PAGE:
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Iran nuclear talks may be extended

By Reuters in Vienna | China Daily | Updated: 2014-07-18 07:11

Iran and six world powers are working to finalize the terms of a likely extension of negotiations over Teheran's nuclear program beyond a July 20 deadline. An announcement may come as early as Friday, Western diplomats said.

Officials from both sides have said it appears the talks will not yield a breakthrough by the self-imposed target date after two weeks of efforts failed to bridge gaps in positions over a deal intended to end a dispute that has persisted for decades.

Several diplomats close to the negotiations in Vienna suggested they expected talks to resume in September.

Western nations fear Iran's nuclear program may be aimed at developing a nuclear weapons capability. Teheran says it is for peaceful purposes.

"We hope to be gone before Sunday and wrap up before the weekend," a Western diplomat said of the extension. "We will not have an agreement before Sunday, so the next few days are about agreeing to terms for a rollover."

Another diplomat said on Wednesday that the decision was still not definite: "We would like it to be on Friday, but a lot needs to happen between now and then. We really do not know yet."

In Washington, US President Barack Obama consulted with Secretary of State John Kerry about the extension. He told reporters after their meeting that Iran had met its commitments under the interim deal but that significant gaps remained.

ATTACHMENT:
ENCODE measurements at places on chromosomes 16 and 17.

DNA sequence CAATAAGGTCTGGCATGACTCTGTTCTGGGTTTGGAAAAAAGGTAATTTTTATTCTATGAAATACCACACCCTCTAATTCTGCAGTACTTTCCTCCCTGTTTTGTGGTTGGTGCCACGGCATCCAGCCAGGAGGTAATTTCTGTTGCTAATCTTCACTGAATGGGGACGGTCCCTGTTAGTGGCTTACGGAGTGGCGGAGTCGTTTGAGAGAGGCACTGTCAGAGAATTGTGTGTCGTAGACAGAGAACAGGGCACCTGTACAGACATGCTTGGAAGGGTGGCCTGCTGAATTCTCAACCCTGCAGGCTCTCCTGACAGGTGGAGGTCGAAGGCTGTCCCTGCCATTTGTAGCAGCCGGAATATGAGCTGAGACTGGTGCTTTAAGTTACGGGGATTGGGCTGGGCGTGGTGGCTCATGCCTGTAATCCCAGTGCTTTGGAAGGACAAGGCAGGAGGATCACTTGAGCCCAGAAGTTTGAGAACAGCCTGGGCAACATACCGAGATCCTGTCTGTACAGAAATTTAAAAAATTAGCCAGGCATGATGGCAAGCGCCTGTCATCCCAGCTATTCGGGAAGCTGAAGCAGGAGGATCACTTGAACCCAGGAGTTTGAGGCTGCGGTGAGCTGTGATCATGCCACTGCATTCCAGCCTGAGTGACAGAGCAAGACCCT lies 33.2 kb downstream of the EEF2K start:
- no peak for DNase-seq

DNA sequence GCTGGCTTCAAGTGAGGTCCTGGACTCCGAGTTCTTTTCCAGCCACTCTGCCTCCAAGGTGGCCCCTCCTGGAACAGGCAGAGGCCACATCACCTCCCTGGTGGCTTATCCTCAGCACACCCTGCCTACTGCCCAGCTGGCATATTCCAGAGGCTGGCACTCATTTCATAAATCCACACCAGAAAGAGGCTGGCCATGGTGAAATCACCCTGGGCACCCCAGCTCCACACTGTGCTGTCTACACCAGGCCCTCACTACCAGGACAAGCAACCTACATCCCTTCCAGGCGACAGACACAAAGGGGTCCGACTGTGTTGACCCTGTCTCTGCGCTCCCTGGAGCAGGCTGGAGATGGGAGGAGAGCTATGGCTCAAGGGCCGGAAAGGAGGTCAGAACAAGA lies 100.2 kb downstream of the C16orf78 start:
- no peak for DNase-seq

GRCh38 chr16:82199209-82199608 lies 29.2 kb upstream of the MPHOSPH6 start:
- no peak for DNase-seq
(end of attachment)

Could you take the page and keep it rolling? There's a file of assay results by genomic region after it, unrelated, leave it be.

Iran nuclear talks may be extended

"Based on consultations with Secretary Kerry and my national security team, it's clear to me that we have made real progress in several areas and that we have a credible way forward," Obama said.

"So, over the next few days, we'll continue consulting with Congress - and our team will continue discussions with Iran and our partners - as we determine whether additional time is necessary to extend our negotiations."

Iranian Foreign Minister Mohammad Javad Zarif said the talks, which resumed two weeks ago in the Austrian capital after five earlier rounds since February, would continue seriously until Sunday.

"We have not yet agreed to the extension of talks," he said after a closed-door meeting with US Deputy Secretary of State William Burns on Wednesday.

The talks, involving the United States, Britain, France, Germany, Russia and China, as well as Iran, have made tangible progress on some issues, but large discrepancies remain especially on the pivotal issue of Iran's enrichment capacity, diplomats said.

An extension of up to six months is theoretically possible according to an interim agreement that Iran and the powers signed in November and began implementing in January.

(China Daily 07/18/2014 page11)

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